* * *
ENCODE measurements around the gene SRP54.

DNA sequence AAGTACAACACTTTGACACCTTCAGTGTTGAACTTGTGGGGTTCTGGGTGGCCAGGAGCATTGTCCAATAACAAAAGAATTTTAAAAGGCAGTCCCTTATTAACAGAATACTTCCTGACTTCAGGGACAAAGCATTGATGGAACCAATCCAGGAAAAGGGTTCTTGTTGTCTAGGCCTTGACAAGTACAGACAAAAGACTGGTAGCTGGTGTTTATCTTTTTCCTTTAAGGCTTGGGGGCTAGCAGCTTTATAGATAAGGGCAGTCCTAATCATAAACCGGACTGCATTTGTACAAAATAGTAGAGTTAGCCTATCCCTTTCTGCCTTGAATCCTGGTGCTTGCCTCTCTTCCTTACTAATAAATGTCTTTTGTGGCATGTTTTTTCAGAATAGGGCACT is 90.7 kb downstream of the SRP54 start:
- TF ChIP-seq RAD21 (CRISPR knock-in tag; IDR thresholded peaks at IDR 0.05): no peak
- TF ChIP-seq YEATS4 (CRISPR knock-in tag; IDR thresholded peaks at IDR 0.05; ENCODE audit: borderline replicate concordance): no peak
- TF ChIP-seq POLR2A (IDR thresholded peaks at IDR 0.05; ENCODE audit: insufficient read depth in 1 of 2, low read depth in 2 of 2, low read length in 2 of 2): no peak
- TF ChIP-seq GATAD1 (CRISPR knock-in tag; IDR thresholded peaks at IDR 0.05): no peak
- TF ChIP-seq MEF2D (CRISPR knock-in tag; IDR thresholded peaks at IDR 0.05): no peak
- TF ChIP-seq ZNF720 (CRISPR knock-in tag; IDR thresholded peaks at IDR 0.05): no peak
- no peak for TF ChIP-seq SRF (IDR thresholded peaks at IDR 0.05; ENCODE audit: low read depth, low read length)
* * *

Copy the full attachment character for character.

ENCODE measurements around the gene SRP54.

DNA sequence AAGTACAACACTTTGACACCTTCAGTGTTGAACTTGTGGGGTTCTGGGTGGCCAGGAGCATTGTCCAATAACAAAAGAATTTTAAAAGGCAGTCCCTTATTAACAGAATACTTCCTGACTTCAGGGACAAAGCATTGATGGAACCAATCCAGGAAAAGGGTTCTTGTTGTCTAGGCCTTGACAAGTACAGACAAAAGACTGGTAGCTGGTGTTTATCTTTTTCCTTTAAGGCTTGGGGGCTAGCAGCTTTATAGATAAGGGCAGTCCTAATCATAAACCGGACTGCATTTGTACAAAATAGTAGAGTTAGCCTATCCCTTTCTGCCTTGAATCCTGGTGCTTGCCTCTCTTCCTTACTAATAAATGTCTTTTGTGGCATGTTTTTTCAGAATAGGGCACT is 90.7 kb downstream of the SRP54 start:
- TF ChIP-seq RAD21 (CRISPR knock-in tag; IDR thresholded peaks at IDR 0.05): no peak
- TF ChIP-seq YEATS4 (CRISPR knock-in tag; IDR thresholded peaks at IDR 0.05; ENCODE audit: borderline replicate concordance): no peak
- TF ChIP-seq POLR2A (IDR thresholded peaks at IDR 0.05; ENCODE audit: insufficient read depth in 1 of 2, low read depth in 2 of 2, low read length in 2 of 2): no peak
- TF ChIP-seq GATAD1 (CRISPR knock-in tag; IDR thresholded peaks at IDR 0.05): no peak
- TF ChIP-seq MEF2D (CRISPR knock-in tag; IDR thresholded peaks at IDR 0.05): no peak
- TF ChIP-seq ZNF720 (CRISPR knock-in tag; IDR thresholded peaks at IDR 0.05): no peak
- no peak for TF ChIP-seq SRF (IDR thresholded peaks at IDR 0.05; ENCODE audit: low read depth, low read length)